News / Economy

Analysts: BRICS Unlikely to Rush to Europe's Aid

William Ide

Members of the global grouping know as the BRICS -- Brazil, Russia, India, China and South Africa --- will meet in Washington this week to talk about ways they can help Europe with its debt crisis.  The chance for emerging nations to lend the developed world a hand is a unique opportunity, and a sign of their growing influence on the global stage.

Europe is in turmoil over its beleaguered economy and so austerity measures meant to resolve its debt crisis have met with public backlash.  

European Union finance ministers met in Poland last week in search of answers, joined by U.S. Treasury Secretary Timothy Geithner.

“Europe’s obviously under a lot of pressure, and they face a lot of challenges and it’s affecting us.  It’s affecting confidence here and around the world; not just in Europe,” Geithner said.

And that’s where the BRICS come in.  China and other emerging nations have weathered the global financial crisis and have deep pockets of foreign currency reserves.

Chinese economist Luo Xiaopeng says there is no doubt China will offer to help.

“They have to do this for many reasons.  One is the Chinese economy is still really reliant on exports,” Luo said.

Europe is China’s second largest trading market and the euro accounts for nearly 30 percent of China's $3 trillion in foreign reserves.  And China wants to shift more of its reserves to the euro to reduce its reliance on the U.S. dollar.

“Now if for some reason the eurozone collapses because of Greece, Italy, Portugal or Spain go down in a chain, this would be what I call a global financial crisis.  It will drag everybody down,” said Yukon Huang, a senior associate at the Carnegie Endowment for International Peace.

But, it is unlikely China or others will lend Europe a hand, he says, until Europe has a solution to its debt crisis in place.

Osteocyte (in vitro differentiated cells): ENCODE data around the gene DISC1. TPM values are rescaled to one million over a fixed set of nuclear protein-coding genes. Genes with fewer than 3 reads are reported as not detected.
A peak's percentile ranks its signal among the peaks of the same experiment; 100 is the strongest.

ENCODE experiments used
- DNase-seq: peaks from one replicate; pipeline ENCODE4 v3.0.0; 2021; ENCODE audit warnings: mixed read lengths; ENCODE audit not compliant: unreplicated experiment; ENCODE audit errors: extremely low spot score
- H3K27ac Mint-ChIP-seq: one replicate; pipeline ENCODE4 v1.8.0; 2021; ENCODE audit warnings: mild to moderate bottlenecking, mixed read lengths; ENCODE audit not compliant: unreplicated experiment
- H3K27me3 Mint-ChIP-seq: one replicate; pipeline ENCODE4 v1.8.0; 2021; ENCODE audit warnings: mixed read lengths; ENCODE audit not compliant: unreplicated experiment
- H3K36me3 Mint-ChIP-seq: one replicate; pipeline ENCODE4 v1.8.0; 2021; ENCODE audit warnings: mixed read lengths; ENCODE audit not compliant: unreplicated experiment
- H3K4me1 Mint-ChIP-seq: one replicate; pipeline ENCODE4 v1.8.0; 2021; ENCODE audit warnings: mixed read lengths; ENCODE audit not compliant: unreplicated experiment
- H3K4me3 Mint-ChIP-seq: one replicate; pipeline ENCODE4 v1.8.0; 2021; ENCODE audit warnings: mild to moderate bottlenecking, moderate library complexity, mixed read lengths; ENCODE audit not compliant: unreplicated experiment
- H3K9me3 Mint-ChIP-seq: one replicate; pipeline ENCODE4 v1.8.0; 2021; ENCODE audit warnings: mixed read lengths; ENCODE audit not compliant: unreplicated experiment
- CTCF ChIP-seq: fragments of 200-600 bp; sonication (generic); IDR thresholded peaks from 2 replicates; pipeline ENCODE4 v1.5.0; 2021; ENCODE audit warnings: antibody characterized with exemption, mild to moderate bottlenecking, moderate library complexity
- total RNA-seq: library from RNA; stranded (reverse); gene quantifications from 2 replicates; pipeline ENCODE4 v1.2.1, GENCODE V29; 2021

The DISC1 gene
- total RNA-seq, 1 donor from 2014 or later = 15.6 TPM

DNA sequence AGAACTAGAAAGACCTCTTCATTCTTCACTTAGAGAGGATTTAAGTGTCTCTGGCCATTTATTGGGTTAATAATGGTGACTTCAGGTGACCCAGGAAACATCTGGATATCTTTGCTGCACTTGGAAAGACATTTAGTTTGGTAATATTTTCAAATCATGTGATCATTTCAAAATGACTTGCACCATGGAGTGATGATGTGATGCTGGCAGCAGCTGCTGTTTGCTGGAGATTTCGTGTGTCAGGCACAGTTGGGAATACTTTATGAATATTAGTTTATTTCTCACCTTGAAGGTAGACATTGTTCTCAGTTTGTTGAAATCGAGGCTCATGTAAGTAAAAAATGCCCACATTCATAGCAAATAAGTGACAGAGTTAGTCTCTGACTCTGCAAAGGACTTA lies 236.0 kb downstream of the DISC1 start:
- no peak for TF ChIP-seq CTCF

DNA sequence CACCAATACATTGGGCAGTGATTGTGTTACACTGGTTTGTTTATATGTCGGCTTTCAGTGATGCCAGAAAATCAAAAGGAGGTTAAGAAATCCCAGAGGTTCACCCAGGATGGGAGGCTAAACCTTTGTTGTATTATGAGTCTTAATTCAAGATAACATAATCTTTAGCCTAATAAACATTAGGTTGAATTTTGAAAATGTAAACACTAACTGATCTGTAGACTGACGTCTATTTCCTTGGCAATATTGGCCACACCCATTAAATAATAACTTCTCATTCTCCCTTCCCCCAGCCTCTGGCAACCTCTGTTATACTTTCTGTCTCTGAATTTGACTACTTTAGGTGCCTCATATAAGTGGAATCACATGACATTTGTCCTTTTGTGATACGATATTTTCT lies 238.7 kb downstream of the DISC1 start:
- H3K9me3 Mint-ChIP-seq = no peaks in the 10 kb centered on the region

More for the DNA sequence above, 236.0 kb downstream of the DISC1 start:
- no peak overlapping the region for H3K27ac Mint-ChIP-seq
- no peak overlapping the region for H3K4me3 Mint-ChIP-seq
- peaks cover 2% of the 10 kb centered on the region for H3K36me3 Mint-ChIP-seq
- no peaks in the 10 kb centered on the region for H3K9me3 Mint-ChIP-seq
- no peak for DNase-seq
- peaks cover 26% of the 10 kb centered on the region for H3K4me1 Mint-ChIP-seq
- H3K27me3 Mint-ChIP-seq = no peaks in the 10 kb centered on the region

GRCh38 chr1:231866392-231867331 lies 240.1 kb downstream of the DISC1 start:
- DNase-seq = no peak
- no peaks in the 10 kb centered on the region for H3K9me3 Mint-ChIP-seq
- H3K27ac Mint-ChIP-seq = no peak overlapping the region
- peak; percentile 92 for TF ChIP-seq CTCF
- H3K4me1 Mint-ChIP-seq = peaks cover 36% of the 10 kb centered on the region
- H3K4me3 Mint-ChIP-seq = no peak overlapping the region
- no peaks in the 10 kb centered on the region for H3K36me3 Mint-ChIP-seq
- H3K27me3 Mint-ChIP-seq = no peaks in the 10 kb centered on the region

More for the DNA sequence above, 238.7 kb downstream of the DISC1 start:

“Right now there’s no such agreement.  So China is not going to put its money into a situation where there are, in fact, enormous risks and only downsides,” Huang said.

If China does step in to help, some analysts and Chinese state media suggest that China could use its aid to Europe to try to get earlier recognition of China as a full-market economy, or an economy that operates according to market forces.  It's a status China has long viewed as offensive.

“After so many years of humiliation [from Europe], there is kind of a kneeling down to beg from us.  So this kind of a thing you cannot underestimate the satisfaction and joy of those Chinese politicians,” Luo said.

For now, the uncertainty in Europe and what is being done to address the eurozone's debt crisis will be front and center when BRICS finance ministers meet in Washington Thursday.

You May Like

At International AIDS Conference One Goal, Many Paths

The 12,000 delegates attending 20th International AIDS Conference in Melbourne have vastly different visions about how to eradicate disease More

Disasters May Doom Malaysia’s Flag Carrier

Even before loss of two jets loaded with passengers on international flights, company had been operating in red for three years, accumulating deficit of $1.3 billion More

Afghan Presidential Vote Audit Continues Despite Glitches

Process has been marred by walkouts by representatives of two competing candidates, Abdullah Abdullah and Ashraf Ghani More

This forum has been closed.
Comments
     
There are no comments in this forum. Be first and add one

Featured Videos

Your JavaScript is turned off or you have an old version of Adobe's Flash Player. Get the latest Flash player.
Nature of Space Exploration Enters New Agei
X
Elizabeth Lee
July 20, 2014 2:36 AM
Forty-five years ago this month, the first humans walked on the moon. It was during an era of the space race between the United States and the Soviet Union. World politics have changed since then and -- as Elizabeth Lee reports -- so has the nature of space exploration.